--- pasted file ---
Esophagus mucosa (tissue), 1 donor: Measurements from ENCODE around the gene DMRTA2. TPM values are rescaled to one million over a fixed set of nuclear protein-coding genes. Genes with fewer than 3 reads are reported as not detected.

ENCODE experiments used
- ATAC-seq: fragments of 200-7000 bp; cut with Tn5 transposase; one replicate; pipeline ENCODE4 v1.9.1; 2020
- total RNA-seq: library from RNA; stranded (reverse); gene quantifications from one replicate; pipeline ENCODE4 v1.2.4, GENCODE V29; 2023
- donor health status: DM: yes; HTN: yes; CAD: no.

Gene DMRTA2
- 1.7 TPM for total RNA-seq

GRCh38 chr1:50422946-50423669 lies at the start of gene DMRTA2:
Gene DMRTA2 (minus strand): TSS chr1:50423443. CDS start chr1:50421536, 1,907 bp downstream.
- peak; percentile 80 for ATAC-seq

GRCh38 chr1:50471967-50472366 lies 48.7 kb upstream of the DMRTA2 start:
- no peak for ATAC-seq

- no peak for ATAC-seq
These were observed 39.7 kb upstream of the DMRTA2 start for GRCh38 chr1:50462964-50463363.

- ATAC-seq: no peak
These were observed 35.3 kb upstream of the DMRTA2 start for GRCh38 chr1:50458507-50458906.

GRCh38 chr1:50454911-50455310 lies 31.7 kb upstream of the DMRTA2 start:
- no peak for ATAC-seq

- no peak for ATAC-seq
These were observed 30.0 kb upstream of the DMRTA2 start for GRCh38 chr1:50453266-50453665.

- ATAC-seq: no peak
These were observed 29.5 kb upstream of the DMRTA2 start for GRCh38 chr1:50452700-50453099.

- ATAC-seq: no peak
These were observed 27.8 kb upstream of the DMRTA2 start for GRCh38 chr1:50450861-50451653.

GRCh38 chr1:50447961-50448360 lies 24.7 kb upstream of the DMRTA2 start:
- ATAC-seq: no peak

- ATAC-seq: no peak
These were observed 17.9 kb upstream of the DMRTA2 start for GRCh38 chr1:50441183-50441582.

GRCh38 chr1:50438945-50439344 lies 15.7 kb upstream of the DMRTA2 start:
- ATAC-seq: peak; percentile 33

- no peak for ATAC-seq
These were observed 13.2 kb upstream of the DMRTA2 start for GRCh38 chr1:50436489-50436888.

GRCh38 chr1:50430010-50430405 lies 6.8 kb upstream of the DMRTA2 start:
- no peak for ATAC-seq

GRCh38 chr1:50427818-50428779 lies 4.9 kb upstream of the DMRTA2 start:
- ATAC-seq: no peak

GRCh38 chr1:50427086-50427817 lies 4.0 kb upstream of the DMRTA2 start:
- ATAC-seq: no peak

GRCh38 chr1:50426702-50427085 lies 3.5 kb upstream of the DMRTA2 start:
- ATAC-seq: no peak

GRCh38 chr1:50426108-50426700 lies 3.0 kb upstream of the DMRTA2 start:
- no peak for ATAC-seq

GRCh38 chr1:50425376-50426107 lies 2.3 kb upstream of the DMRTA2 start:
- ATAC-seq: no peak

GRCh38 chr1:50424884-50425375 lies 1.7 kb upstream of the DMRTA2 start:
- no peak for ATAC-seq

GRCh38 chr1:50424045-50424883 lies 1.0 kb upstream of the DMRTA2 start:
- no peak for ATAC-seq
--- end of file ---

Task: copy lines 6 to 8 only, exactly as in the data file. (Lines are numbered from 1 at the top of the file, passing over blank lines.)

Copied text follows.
Gene DMRTA2
- 1.7 TPM for total RNA-seq

GRCh38 chr1:50422946-50423669 lies at the start of gene DMRTA2: